Three pictures by Li Liang act as memorials to his father, who died in 2010. Li has photographed his father’s hat, his wristwatch, and a stack of banknotes representing the old man’s pension. Over each of these images he has placed a sheet of gauze upon which he has written the number of days of his father’s life – 30,219 – in tiny, repetitive handwriting. The laborious process of writing these numbers acts as a mantra or prayer. By isolating these three items, Li has invested them with a new importance, conferring a monumental status on the life of an ordinary man.
By far the most elaborate homage to lost loved ones is Gai Rong’s The Static Eternity (2012). Using needle and thread, the artist has reproduced the two rooms of her grandparents’ tiny home in Inner Mongolia in life-size, mind-boggling detail. Gai has embroidered everything: the furniture, the stove, the bricks on the floor, chests, windows, a poster, even the stains on the walls.
The skills Gao has used to produce this elaborate memorial were originally learned from her grandmother. The work is a time capsule, a museum-like reconstruction of a way of life invested with a depth of personal feeling that justifies the hours of painstaking labour required.
The anthesis of these love letters to the dead are those works devoted to personal desire – whether it be Pixy Liao’s quirky photos that reverse conventional gender roles, or Qiu Jiongjiong’s two-hour video of his transvestite cabaret performances. In Zhu Jia’s video, Waltz (2013), we see a couple dancing a slow, awkward waltz in the era of the Cultural Revolution, when such harmless pasttimes were forbidden. The moral is that individual desire cannot be extinguished by ideology, no matter how pervasive.
In Wu Junyong’s Uncle series (2012-15), there’s a decidedly creepy turn, in a succession of repetitive images of a dirty old “uncle” cradling a young girl on his knee. As social commentary goes, it’s a rather unedifying specimen.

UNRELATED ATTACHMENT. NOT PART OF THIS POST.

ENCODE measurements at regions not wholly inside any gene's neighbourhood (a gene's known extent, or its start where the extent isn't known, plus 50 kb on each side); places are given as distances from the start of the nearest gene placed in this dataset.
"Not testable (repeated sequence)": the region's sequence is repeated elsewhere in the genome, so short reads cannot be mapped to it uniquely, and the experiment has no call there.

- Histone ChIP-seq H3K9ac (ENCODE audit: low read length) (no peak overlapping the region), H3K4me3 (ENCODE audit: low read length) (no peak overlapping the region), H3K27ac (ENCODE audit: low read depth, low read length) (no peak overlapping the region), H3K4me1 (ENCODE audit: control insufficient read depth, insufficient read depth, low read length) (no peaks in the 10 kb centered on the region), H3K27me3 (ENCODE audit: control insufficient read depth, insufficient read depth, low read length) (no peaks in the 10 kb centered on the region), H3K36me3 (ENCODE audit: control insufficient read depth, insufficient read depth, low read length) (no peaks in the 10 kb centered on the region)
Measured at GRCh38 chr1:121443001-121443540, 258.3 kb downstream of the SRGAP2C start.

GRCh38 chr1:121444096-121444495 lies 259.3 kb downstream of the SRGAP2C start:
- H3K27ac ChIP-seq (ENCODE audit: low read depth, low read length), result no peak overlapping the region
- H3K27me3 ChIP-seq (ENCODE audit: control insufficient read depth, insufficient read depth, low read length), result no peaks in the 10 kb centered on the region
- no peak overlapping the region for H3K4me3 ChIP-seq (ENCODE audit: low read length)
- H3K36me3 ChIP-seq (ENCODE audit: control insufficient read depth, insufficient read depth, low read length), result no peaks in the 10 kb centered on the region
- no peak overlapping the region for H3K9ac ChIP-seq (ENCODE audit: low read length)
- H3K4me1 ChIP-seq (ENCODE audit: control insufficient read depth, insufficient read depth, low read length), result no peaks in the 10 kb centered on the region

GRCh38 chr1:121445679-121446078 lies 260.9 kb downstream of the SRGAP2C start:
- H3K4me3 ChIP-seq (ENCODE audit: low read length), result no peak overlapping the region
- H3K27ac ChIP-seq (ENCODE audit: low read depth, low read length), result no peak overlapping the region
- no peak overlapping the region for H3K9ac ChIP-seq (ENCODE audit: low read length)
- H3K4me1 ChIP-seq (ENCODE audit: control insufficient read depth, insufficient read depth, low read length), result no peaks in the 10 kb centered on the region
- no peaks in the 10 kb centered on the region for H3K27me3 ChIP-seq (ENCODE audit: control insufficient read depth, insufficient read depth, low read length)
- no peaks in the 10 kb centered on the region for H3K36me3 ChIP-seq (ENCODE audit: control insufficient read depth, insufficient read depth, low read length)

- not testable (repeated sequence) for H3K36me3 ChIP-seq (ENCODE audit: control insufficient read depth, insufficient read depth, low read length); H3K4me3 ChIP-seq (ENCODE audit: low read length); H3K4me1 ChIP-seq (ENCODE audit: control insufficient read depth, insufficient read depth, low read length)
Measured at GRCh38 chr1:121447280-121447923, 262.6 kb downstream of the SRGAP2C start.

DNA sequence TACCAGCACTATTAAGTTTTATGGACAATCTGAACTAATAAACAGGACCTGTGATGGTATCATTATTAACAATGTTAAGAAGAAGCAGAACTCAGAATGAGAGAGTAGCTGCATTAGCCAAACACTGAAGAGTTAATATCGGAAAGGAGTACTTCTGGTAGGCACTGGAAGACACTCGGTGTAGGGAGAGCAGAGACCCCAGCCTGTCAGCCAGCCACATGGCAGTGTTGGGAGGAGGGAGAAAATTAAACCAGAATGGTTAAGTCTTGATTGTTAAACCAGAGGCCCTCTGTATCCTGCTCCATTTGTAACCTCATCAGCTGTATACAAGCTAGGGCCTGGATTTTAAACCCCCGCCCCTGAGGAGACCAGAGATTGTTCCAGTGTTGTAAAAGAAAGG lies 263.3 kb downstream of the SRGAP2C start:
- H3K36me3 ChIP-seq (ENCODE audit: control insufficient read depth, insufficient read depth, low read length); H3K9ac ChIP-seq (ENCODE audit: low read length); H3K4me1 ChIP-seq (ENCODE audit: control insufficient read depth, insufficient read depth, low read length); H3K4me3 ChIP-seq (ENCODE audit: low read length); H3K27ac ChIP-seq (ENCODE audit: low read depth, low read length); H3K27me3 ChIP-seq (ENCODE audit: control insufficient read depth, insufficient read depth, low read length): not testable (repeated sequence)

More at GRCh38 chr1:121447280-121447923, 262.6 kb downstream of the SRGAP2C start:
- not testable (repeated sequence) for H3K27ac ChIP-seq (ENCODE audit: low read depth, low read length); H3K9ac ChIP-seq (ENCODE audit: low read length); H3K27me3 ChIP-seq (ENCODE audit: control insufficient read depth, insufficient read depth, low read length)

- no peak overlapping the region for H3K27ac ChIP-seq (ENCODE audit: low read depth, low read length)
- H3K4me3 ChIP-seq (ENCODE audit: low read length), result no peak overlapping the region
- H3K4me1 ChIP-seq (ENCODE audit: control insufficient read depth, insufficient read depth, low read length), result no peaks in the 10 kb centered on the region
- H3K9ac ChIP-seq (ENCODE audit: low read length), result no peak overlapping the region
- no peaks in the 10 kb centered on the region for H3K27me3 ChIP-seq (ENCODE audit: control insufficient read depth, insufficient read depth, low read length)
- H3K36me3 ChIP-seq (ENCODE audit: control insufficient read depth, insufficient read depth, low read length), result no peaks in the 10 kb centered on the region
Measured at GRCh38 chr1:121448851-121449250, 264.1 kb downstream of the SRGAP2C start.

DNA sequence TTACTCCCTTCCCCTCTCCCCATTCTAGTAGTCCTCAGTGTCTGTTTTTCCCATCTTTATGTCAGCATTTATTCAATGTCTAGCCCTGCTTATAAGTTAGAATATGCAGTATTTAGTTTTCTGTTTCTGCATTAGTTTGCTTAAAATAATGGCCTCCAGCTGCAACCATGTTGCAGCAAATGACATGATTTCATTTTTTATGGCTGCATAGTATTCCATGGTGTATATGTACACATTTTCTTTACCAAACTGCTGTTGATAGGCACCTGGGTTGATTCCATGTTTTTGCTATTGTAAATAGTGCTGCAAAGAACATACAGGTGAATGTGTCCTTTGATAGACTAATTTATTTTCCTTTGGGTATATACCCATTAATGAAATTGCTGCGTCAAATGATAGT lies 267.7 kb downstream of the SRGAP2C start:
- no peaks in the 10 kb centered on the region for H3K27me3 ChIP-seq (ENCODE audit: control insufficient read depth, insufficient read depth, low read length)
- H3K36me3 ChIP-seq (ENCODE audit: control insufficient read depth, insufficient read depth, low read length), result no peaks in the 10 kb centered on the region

A more complex example of perverse desire is played out in Geng Xue’s video, The Poetry of Michelangelo (2015). I’ve seen this work several times but it has the makings of a classic in that it always seems to be revealing some new aspect. We watch the artist moulding the body of a man from clay, while excerpts from Michelangelo’s poetry appear at the bottom of the screen. Geng clambers all over the torso, skilfully smoothing the limbs, adding features to the head, before finally giving her clay man the kiss of life. It’s a gender-reversed version of the story of Pygmalion, an ironic homage by a female artist to the hyper-masculine aesthetic of Michelangelo, in which she moulds with her hands rather than carves.
Geng’s film is also a parable about the artist and her immersion in the creative process, which is akin to the deep, irrational euphoria of falling in love. Although the film may resemble an instructional video about how to make a sculpture, the kiss she confers on the figure conveys a heart-felt need to transform this inanimate lump of earth into flesh. There are stages of passion in this video, at first cautious and careful, building to a trance-like absorption, then returning at the end to cold deliberation. For the artist, a work may become obsessive and all-consuming, but when it’s done, the spell is broken. Time to find a new love object and start again.
White Rabbit: I Loved You
White Rabbit Gallery
2 July – 21 November, 2022
Published in the Sydney Morning Herald, 23 July, 2022